By Editorial Staff
A New Muslim asked Sheikh Ahmad Kutty, a senior lecturer and Islamic scholar at the Islamic Institute of Toronto, Ontario, Canada the following question:
I converted to Islam recently. In few days, my non-Muslim family will be celebrating Easter. Can I join them in their celebrations?
In responding to his question, Sheikh Ahmad Kutty, gave the following answer:
“You may do so to join your family on their joyous occasions while affirming your Islamic identity.
By doing so, you are merely sharing their joys; and partaking meals with them. I understand it does not involve any specific Christian rituals they expect you to participate.
Saying grace and giving thanks to God for His blessings and joining in common prayers to God are all acceptable. Islam teaches that all prophets taught primarily the same message: worship the one and only God and renounce false gods.
Muslims should have no objection in expressing joys of Christians commemorating the events of Jesus; as long as we stay clear of the dogmas of triune God and crucifixion and Jesus as a lamb sacrificed for redeeming the world.
Such are erroneous beliefs no Muslim can accept. When the Prophet Muhammad came to Madinah, and he saw the Jews fasting on the day of Ashura, he asked them why they were fasting? They told him: We are doing so to commemorate the victory of Musa (Moses, peace be upon him) over Pharaoh. Then he said to them: We are more worthy of Musa than you. So he ordered his followers to fast on the tenth. (Ibn Majah)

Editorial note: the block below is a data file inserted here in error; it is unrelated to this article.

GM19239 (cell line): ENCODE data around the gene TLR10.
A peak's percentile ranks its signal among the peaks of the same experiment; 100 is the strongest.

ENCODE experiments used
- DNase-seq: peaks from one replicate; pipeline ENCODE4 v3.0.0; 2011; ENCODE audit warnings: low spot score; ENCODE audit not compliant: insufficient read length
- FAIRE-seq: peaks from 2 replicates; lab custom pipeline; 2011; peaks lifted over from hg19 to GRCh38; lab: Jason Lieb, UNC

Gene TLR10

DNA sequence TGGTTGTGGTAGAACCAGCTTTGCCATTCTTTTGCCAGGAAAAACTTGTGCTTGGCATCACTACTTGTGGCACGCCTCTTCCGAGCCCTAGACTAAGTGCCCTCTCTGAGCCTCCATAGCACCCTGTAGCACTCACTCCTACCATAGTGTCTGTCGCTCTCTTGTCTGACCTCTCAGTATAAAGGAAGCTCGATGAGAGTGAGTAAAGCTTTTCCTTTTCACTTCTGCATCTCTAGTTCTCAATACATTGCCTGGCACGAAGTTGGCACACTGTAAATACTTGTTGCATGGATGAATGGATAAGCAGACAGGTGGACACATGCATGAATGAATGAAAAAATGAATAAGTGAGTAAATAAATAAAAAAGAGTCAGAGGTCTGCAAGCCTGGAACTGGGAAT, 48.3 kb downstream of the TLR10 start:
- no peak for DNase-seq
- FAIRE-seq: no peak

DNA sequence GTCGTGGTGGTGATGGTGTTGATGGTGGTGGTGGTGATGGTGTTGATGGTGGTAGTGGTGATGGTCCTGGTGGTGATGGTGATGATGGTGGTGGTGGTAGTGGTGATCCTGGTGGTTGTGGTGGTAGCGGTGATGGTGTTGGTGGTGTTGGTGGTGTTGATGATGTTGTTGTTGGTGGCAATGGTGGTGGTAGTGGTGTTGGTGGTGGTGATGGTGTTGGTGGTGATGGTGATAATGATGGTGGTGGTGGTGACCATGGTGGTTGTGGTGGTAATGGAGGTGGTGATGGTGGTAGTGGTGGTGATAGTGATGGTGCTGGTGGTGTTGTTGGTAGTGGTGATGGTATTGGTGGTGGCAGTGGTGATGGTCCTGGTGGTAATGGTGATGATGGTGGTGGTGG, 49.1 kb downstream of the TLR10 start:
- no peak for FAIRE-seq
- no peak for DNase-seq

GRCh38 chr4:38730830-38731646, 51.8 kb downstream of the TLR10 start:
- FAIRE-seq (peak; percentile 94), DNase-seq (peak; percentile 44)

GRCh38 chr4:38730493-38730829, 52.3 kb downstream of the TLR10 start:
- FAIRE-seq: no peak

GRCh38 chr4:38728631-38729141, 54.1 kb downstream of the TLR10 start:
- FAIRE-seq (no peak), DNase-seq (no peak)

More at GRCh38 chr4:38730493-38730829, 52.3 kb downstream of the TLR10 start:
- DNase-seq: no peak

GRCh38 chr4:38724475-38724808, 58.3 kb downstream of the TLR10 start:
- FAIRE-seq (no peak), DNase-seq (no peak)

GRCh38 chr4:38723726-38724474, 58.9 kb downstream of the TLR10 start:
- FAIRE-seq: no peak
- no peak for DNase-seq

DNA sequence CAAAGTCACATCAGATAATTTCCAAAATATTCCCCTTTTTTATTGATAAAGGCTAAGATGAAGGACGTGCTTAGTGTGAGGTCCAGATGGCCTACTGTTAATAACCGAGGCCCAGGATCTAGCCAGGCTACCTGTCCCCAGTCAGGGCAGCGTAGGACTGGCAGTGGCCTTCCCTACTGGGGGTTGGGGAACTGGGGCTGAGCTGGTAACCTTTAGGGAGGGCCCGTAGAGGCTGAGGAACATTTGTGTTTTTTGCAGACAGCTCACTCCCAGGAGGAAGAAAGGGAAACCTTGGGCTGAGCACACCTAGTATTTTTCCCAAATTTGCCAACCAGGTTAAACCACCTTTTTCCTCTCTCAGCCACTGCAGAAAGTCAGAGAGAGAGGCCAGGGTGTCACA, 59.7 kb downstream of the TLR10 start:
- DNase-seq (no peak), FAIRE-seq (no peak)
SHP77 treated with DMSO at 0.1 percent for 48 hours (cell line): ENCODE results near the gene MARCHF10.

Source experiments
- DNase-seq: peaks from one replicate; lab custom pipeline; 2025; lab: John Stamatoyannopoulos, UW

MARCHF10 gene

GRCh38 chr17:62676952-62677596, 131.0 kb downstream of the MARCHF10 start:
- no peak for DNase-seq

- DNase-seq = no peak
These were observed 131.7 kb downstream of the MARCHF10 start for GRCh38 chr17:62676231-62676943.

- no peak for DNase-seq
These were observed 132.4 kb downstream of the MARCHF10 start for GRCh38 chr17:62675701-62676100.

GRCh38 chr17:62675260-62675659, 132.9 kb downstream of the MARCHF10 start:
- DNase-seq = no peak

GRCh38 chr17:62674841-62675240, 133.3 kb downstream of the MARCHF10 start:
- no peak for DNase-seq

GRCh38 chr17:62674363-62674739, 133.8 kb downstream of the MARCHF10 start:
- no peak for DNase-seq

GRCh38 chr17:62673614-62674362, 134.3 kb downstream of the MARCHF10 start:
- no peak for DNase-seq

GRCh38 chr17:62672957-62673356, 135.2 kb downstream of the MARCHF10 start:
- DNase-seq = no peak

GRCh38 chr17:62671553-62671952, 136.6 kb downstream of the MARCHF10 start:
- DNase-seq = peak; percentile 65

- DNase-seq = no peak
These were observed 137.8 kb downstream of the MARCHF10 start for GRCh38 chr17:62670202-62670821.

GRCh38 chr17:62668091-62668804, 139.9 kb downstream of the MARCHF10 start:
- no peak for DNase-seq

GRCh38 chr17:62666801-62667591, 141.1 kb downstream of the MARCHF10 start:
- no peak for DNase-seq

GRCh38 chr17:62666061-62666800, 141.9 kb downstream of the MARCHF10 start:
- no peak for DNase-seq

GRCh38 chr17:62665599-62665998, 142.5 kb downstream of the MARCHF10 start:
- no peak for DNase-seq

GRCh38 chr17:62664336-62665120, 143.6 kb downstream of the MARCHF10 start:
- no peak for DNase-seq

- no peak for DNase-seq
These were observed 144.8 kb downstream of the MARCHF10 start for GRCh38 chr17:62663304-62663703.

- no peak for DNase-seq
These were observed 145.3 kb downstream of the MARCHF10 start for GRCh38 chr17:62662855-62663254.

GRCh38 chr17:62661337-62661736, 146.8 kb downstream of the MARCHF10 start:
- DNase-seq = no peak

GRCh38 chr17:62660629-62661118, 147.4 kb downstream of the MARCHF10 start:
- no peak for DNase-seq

By doing so, the Prophet in no way practiced the specific Jewish rituals; instead, he was affirming the common bond that we share.
Likewise, Islam stresses the shared rituals we have with all revealed religions, more especially with the People of the Book.
Moreover, Islam stresses emphatically that a Muslim ought to foster ties of kinship with his parents and blood relations, with the sole proviso: if they order you to worship any other than God, do not obey them.
Another critical point to note: To join your Christian relatives on their festivities and feast and expressing joy with them is not done as a ritual practice; but just as a custom; and customs are allowed unless strictly forbidden; since there is no revealed text to prove otherwise, there is no reason to oppose it.”
Source of the answer: www.aboutislam.net